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Developer Drops Julington-Durbin Creek Land Swap Plan

Adam Arendell
Julington-Durbin Creek Preserve borders homes.

A developer is abandoning a controversial land swap involving 403 acres of environmentally sensitive land on Black Hammock Island and a plan to develop a like-size tract in the Julington-Durbin Preserve. Instead, he intends to sell the Black Hammock land to the state for conservation. 

The announcement came in a news release Thursday sent by a spokesman for Eastland, the developer of Bartram Park in southwest Duval County.  

While Eastland had not filed a formal application with the state, the proposed exchange agreement had "generated much discussion in the community" and fierce opposition from environmentalists including the St. Johns Riverkeeper.

A protest against the plan was scheduled for mid July, and a petition opposing the swap had garnered more than 6,300 signatures as of Thursday evening.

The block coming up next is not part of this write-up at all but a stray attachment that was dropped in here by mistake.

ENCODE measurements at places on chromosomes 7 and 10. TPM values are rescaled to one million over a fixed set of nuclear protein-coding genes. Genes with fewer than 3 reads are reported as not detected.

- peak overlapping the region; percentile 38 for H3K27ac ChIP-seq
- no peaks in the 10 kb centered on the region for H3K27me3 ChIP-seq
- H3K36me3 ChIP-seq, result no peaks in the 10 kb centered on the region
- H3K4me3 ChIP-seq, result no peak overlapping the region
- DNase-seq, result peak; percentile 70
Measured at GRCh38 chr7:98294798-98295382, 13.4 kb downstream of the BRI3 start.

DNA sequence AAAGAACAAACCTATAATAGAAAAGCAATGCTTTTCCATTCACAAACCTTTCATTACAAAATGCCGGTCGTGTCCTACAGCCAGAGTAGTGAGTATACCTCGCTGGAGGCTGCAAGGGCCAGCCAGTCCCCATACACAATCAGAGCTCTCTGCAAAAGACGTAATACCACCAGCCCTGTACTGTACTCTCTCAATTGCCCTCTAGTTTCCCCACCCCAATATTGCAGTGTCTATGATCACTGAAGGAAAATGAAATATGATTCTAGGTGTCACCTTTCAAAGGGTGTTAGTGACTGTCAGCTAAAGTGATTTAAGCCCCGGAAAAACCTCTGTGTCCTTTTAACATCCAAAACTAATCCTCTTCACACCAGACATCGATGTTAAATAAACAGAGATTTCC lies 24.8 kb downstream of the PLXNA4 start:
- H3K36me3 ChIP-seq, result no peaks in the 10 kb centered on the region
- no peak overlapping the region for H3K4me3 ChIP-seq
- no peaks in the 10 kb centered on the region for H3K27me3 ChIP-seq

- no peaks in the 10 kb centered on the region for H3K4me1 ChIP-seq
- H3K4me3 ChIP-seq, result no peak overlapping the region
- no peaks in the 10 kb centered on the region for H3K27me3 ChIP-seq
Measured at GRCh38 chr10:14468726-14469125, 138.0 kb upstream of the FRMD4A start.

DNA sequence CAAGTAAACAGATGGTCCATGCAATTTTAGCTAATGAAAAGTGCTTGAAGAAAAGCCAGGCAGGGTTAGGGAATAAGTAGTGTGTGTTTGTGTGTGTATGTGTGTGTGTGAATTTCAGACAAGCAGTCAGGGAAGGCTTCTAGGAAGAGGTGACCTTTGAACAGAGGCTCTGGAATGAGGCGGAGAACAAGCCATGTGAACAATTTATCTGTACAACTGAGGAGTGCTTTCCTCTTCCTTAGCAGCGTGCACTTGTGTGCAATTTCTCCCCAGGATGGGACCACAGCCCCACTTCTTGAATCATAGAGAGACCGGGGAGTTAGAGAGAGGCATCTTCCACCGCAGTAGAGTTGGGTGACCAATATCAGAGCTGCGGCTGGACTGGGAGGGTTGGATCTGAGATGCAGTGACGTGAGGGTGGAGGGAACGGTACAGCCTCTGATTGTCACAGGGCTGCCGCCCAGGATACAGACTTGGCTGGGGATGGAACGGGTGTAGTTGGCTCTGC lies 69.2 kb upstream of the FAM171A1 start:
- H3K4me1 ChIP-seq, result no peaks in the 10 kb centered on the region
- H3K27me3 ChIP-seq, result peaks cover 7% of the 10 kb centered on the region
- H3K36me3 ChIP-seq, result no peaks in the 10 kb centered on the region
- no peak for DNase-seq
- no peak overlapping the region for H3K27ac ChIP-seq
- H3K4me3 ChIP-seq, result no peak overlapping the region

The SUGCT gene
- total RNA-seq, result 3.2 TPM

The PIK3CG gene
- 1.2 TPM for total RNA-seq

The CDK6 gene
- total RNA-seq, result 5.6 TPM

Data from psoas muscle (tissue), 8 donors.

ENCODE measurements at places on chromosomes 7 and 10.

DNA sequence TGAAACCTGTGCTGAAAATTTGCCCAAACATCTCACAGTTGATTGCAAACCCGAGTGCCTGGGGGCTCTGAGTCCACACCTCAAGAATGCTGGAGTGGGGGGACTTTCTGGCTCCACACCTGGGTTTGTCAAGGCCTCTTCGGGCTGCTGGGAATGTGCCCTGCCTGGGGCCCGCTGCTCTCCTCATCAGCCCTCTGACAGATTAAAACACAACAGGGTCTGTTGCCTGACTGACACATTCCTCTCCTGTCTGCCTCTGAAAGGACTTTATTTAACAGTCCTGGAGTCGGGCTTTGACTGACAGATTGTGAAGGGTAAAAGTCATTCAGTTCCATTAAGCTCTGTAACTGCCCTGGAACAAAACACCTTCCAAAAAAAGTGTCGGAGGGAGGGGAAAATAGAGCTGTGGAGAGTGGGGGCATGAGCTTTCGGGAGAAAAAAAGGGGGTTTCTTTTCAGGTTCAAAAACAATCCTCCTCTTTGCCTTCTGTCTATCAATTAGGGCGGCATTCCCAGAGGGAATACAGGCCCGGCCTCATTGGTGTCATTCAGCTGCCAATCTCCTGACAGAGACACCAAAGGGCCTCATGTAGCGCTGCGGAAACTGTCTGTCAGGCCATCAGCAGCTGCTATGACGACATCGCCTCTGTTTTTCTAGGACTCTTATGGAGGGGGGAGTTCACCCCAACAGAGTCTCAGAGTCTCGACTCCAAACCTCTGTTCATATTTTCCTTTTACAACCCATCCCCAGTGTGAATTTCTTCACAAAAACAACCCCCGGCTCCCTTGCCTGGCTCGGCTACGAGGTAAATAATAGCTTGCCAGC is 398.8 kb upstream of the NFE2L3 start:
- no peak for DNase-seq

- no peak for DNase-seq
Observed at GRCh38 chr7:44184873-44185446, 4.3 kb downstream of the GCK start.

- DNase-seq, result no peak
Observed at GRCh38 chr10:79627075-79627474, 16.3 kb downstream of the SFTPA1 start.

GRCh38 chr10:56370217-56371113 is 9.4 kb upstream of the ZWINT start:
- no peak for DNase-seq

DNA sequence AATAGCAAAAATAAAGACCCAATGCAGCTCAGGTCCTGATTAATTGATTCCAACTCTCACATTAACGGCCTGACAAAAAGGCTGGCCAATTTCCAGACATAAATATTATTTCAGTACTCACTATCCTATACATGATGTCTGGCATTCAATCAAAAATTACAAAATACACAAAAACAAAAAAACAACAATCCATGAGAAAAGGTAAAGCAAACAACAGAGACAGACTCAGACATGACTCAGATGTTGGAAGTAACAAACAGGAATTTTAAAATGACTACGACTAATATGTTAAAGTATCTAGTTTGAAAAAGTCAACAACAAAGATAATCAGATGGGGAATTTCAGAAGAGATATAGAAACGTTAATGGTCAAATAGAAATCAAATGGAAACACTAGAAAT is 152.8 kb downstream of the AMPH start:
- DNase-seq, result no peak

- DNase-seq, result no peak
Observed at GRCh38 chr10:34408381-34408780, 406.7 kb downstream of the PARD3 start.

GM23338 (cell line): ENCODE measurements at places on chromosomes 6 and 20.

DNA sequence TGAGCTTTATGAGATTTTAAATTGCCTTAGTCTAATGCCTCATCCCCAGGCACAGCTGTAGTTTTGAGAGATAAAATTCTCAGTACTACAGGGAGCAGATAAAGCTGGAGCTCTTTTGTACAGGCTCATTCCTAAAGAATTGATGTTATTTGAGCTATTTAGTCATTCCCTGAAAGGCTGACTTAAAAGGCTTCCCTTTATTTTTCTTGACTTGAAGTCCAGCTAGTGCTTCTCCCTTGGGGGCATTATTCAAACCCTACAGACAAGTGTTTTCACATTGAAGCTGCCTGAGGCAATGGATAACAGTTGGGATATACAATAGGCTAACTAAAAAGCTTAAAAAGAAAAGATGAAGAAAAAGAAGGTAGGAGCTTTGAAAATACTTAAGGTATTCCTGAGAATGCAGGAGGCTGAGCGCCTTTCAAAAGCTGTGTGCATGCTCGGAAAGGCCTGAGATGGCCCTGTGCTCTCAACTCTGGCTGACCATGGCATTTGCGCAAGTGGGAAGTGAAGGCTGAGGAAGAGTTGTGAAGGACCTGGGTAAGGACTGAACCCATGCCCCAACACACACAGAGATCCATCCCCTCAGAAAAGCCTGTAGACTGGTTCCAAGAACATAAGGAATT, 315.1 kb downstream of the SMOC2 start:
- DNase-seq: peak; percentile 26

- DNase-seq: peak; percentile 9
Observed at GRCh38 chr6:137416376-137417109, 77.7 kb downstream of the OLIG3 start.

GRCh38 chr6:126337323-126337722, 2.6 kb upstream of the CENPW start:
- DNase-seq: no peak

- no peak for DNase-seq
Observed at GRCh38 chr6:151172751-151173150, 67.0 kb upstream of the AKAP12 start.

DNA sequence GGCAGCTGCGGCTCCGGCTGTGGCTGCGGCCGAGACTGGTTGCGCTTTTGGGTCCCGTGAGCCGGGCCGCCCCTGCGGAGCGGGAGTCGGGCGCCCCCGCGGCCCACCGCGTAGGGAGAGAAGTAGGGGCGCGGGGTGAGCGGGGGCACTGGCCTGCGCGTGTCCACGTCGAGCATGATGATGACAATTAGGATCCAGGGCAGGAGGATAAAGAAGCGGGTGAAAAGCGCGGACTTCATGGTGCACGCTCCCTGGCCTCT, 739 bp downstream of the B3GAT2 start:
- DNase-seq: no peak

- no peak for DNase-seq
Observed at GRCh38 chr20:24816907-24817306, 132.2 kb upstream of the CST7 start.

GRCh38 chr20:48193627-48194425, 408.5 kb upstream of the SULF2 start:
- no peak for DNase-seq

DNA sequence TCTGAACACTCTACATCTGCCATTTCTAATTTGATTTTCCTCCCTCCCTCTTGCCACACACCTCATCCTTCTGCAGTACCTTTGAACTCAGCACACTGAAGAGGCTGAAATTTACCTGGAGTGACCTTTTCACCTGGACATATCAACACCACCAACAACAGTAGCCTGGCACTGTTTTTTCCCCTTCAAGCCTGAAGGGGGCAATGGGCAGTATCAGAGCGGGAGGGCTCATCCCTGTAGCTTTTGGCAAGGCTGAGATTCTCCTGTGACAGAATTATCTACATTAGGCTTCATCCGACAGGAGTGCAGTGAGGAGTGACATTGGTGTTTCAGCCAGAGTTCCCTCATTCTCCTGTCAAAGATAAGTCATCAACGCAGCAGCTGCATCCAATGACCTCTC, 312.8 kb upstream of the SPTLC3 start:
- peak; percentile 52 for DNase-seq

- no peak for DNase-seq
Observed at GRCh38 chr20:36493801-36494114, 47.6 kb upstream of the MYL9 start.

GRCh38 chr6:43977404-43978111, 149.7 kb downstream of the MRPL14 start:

“Based on input we received from various preservation organizations and conservation proponents like former Jacksonville Mayor John Delaney and the North Florida Land Trust, we realize that the Preserve is an environmental gem and we have decided not to pursue the exchange further,” said a written statement from Eastland President Tom Dodson . “Instead, we are now exploring the sale of the Black Hammock land to the state of Florida.”

Delaney this summer will join The Fiorentino Group lobbying firm, which counts Dodson among its clients, and he advocated for the land swap on WJCT’s First Coast Connect this month.

The preservation of the Black Hammock land, which is situated along the Timucuan Ecological and Historic Preserve and is presently zoned for residential real estate development, has been a priority for area residents as well as preservation groups like the North Florida Land Trust.

Eastland said the Florida Department of Environmental Protection proposed that the state would consider an acquisition of the Black Hammock land, and Eastland has agreed to pursue this path.

“We look forward to working with the state to reach a mutually satisfactory transaction,” said Dodson.

In 2000, Dodson, in collaboration with then-Mayor Delaney, sold 2,000 acres adjacent to Bartram Park to the state and St. Johns River Water Management District to create the Julington-Durbin Preserve. It was part of that land he was seeking to regain and develop before dropping the plan.

In its press release, Eastland also announced it will be building a canoe and kayak launch off Racetrack Road within a year’s time.